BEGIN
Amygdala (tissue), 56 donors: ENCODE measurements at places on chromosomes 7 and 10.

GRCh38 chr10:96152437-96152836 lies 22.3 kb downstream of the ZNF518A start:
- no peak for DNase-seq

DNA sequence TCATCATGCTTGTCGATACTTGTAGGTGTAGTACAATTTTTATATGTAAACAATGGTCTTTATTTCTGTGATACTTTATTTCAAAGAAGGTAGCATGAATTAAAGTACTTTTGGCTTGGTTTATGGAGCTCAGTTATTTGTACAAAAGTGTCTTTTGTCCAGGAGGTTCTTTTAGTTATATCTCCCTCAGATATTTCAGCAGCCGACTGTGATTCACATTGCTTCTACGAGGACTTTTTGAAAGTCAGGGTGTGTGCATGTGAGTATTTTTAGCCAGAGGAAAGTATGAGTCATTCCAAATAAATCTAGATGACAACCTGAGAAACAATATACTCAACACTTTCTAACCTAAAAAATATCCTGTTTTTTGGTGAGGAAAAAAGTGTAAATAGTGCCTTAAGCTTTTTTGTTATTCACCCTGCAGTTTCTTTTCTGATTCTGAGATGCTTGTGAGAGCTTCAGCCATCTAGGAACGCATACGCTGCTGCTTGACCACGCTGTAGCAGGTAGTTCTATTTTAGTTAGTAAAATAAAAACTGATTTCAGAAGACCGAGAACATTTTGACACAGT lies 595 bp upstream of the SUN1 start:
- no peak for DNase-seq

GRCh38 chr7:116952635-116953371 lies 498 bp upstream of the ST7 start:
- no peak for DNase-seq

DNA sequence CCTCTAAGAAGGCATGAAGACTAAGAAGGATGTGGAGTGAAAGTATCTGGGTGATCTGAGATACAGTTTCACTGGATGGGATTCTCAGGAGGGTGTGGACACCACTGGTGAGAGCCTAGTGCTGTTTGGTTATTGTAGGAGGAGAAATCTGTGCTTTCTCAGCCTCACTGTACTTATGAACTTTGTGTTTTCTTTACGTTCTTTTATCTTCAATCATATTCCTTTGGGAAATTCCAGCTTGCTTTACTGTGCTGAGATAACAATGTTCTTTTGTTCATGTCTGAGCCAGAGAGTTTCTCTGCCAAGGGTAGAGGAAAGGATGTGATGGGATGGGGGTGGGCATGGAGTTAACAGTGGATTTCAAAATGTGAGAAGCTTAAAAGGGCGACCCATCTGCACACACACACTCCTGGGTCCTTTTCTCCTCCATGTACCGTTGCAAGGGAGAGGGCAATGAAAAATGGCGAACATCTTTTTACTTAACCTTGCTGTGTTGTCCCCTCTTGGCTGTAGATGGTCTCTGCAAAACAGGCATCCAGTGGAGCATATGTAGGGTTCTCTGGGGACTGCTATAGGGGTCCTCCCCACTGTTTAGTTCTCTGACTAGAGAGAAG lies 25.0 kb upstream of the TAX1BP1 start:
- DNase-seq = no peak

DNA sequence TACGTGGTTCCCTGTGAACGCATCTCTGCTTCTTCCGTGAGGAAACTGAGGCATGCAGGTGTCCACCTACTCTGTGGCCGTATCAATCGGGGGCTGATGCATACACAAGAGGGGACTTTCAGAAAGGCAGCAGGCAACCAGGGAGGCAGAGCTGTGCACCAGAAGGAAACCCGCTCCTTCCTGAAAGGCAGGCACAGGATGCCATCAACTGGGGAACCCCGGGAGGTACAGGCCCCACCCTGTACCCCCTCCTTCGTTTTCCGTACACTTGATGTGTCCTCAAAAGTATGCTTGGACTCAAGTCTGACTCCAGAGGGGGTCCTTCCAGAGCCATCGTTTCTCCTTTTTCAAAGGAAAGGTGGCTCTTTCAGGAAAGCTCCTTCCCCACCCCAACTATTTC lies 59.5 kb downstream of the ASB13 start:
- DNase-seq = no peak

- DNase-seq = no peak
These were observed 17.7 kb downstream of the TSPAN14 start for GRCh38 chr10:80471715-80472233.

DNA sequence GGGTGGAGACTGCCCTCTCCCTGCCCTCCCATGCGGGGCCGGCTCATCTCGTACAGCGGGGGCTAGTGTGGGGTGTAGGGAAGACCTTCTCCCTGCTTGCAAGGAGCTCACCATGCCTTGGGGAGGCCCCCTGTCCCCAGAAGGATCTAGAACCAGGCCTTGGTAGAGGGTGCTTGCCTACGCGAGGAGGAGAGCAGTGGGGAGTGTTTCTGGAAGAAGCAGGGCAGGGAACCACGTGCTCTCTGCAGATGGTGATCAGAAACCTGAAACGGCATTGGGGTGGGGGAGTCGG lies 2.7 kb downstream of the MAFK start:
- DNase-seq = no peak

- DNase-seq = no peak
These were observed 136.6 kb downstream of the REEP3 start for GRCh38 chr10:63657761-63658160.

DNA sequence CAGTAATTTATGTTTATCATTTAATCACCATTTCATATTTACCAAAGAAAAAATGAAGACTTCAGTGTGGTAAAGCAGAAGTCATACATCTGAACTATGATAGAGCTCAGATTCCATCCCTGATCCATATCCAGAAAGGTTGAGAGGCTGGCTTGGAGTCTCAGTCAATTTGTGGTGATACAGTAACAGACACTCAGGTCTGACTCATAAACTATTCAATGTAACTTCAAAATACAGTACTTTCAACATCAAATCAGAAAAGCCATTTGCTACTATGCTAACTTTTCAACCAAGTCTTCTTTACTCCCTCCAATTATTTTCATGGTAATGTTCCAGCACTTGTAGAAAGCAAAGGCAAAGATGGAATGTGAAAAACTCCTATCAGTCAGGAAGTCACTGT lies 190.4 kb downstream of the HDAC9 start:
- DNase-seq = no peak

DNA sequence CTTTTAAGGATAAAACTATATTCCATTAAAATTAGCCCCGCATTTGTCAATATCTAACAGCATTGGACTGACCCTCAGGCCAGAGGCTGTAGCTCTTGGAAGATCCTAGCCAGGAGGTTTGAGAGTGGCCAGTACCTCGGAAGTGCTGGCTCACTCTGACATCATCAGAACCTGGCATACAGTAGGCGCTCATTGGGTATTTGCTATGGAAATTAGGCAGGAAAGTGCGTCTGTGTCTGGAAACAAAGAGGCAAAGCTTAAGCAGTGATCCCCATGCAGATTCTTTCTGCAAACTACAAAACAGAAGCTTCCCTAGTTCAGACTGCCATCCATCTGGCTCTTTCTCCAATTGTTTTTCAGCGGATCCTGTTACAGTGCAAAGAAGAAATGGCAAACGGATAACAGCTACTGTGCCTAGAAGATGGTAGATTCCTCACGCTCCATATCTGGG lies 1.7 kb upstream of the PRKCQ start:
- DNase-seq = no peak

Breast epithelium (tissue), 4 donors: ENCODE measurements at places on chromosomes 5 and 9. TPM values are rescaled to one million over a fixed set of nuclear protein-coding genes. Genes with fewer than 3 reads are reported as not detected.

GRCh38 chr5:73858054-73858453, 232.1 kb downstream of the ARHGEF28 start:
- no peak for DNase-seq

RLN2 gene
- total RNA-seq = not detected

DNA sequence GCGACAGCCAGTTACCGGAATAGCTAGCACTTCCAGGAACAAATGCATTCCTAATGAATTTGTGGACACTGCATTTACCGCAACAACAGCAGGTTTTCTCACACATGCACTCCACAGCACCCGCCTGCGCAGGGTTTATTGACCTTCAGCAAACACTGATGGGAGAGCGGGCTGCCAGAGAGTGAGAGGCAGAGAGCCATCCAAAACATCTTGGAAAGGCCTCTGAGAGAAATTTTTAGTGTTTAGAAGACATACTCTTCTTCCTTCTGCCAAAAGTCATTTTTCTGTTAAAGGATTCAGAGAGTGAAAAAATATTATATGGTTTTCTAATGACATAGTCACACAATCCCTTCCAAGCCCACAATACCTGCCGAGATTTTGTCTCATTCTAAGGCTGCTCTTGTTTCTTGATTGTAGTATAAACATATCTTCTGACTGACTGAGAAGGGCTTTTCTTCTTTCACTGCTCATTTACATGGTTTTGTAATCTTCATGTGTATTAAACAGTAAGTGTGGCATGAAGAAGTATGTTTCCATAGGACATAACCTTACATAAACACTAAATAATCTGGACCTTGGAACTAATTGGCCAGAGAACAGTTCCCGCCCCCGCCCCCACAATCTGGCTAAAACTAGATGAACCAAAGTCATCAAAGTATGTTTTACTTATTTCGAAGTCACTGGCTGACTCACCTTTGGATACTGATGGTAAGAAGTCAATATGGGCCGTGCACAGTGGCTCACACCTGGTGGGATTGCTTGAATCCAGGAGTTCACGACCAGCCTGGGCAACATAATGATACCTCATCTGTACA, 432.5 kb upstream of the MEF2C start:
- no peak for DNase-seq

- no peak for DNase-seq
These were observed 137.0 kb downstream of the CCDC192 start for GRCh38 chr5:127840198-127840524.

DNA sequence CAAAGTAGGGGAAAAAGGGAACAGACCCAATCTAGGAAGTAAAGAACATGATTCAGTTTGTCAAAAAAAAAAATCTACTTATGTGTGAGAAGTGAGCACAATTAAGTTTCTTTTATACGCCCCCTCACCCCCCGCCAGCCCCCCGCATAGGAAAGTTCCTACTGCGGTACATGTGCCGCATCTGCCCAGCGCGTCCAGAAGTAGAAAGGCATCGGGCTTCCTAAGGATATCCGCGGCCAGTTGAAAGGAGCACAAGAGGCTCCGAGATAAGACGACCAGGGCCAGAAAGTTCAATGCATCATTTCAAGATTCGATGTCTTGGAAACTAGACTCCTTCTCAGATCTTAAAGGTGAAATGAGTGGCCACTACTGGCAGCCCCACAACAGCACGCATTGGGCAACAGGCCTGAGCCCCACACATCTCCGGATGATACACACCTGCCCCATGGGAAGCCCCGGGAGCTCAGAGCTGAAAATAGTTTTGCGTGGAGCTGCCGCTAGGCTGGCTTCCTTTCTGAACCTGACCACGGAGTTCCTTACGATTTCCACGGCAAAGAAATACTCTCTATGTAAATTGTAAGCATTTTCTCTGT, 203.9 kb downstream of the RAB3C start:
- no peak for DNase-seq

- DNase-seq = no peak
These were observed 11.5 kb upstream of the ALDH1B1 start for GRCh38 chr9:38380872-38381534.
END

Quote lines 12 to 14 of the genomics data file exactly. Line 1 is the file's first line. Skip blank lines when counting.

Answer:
- DNase-seq = no peak
These were observed 17.7 kb downstream of the TSPAN14 start for GRCh38 chr10:80471715-80472233.

DNA sequence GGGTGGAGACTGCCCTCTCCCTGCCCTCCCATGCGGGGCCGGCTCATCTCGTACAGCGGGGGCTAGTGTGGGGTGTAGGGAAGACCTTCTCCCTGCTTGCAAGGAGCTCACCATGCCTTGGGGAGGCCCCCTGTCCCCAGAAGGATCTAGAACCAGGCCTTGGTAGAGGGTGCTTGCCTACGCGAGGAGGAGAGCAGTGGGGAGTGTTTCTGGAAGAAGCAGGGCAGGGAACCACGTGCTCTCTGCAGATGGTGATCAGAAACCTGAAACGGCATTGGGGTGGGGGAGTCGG lies 2.7 kb downstream of the MAFK start: